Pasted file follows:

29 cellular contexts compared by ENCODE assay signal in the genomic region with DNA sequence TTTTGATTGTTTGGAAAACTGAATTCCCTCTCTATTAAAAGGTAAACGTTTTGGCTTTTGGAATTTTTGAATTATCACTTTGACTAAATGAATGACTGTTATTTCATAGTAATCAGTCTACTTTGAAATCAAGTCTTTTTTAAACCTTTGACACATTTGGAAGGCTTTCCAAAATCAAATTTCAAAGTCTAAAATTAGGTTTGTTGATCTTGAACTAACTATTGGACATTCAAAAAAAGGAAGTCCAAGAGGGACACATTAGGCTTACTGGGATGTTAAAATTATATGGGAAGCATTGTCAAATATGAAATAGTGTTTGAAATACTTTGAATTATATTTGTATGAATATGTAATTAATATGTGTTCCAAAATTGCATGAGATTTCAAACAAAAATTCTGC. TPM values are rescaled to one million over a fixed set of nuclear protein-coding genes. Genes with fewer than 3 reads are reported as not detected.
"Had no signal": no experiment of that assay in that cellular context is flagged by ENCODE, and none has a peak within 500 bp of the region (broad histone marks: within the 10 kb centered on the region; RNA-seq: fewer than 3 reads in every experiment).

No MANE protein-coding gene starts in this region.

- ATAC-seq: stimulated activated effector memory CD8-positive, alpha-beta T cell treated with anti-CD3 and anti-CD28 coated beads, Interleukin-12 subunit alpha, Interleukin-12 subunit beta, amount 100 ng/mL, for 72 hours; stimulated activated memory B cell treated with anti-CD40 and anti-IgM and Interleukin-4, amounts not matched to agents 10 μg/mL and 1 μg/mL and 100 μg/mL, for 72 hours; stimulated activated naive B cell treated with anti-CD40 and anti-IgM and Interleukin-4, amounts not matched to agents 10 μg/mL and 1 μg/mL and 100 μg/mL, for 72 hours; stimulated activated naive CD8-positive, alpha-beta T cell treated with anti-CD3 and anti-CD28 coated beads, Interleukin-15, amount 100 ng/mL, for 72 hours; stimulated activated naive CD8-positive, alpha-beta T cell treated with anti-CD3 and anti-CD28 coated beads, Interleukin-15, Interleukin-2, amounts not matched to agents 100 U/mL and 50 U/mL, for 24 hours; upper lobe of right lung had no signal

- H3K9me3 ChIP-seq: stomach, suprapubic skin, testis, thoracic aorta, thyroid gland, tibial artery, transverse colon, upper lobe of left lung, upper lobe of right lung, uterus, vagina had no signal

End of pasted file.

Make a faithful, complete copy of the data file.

29 cellular contexts compared by ENCODE assay signal in the genomic region with DNA sequence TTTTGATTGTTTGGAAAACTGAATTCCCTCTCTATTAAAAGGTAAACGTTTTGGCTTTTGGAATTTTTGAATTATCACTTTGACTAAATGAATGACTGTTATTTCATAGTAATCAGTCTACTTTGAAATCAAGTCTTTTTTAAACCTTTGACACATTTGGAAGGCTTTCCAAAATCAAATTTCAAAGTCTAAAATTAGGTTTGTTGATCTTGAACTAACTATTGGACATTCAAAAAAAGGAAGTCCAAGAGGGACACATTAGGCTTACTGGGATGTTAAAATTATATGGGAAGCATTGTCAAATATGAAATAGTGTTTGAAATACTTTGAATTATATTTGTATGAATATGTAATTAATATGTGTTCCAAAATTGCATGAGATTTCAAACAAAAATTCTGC. TPM values are rescaled to one million over a fixed set of nuclear protein-coding genes. Genes with fewer than 3 reads are reported as not detected.
"Had no signal": no experiment of that assay in that cellular context is flagged by ENCODE, and none has a peak within 500 bp of the region (broad histone marks: within the 10 kb centered on the region; RNA-seq: fewer than 3 reads in every experiment).

No MANE protein-coding gene starts in this region.

- ATAC-seq: stimulated activated effector memory CD8-positive, alpha-beta T cell treated with anti-CD3 and anti-CD28 coated beads, Interleukin-12 subunit alpha, Interleukin-12 subunit beta, amount 100 ng/mL, for 72 hours; stimulated activated memory B cell treated with anti-CD40 and anti-IgM and Interleukin-4, amounts not matched to agents 10 μg/mL and 1 μg/mL and 100 μg/mL, for 72 hours; stimulated activated naive B cell treated with anti-CD40 and anti-IgM and Interleukin-4, amounts not matched to agents 10 μg/mL and 1 μg/mL and 100 μg/mL, for 72 hours; stimulated activated naive CD8-positive, alpha-beta T cell treated with anti-CD3 and anti-CD28 coated beads, Interleukin-15, amount 100 ng/mL, for 72 hours; stimulated activated naive CD8-positive, alpha-beta T cell treated with anti-CD3 and anti-CD28 coated beads, Interleukin-15, Interleukin-2, amounts not matched to agents 100 U/mL and 50 U/mL, for 24 hours; upper lobe of right lung had no signal

- H3K9me3 ChIP-seq: stomach, suprapubic skin, testis, thoracic aorta, thyroid gland, tibial artery, transverse colon, upper lobe of left lung, upper lobe of right lung, uterus, vagina had no signal